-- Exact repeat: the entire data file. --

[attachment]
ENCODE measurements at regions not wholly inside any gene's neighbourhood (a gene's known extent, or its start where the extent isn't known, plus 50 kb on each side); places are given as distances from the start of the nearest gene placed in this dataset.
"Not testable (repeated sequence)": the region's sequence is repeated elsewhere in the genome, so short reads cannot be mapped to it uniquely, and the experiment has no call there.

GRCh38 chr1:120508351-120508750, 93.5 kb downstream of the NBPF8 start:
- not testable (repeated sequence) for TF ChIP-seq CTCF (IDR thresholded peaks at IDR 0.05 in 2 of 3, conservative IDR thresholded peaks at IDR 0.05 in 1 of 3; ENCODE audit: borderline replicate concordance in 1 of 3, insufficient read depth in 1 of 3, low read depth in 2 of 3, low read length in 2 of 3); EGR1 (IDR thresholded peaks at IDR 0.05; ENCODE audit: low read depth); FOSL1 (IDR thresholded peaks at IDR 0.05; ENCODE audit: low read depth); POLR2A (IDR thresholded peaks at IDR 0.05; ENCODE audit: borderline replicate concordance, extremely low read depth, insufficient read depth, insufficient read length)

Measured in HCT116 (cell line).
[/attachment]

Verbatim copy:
ENCODE measurements at regions not wholly inside any gene's neighbourhood (a gene's known extent, or its start where the extent isn't known, plus 50 kb on each side); places are given as distances from the start of the nearest gene placed in this dataset.
"Not testable (repeated sequence)": the region's sequence is repeated elsewhere in the genome, so short reads cannot be mapped to it uniquely, and the experiment has no call there.

GRCh38 chr1:120508351-120508750, 93.5 kb downstream of the NBPF8 start:
- not testable (repeated sequence) for TF ChIP-seq CTCF (IDR thresholded peaks at IDR 0.05 in 2 of 3, conservative IDR thresholded peaks at IDR 0.05 in 1 of 3; ENCODE audit: borderline replicate concordance in 1 of 3, insufficient read depth in 1 of 3, low read depth in 2 of 3, low read length in 2 of 3); EGR1 (IDR thresholded peaks at IDR 0.05; ENCODE audit: low read depth); FOSL1 (IDR thresholded peaks at IDR 0.05; ENCODE audit: low read depth); POLR2A (IDR thresholded peaks at IDR 0.05; ENCODE audit: borderline replicate concordance, extremely low read depth, insufficient read depth, insufficient read length)

Measured in HCT116 (cell line).